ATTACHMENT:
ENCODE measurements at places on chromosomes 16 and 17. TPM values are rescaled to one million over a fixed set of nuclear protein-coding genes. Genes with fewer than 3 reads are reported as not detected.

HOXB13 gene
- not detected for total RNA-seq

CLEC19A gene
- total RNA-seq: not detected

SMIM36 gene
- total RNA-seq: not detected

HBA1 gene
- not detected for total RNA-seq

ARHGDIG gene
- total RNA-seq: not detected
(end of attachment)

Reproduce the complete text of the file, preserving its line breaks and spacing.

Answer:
ENCODE measurements at places on chromosomes 16 and 17. TPM values are rescaled to one million over a fixed set of nuclear protein-coding genes. Genes with fewer than 3 reads are reported as not detected.

HOXB13 gene
- not detected for total RNA-seq

CLEC19A gene
- total RNA-seq: not detected

SMIM36 gene
- total RNA-seq: not detected

HBA1 gene
- not detected for total RNA-seq

ARHGDIG gene
- total RNA-seq: not detected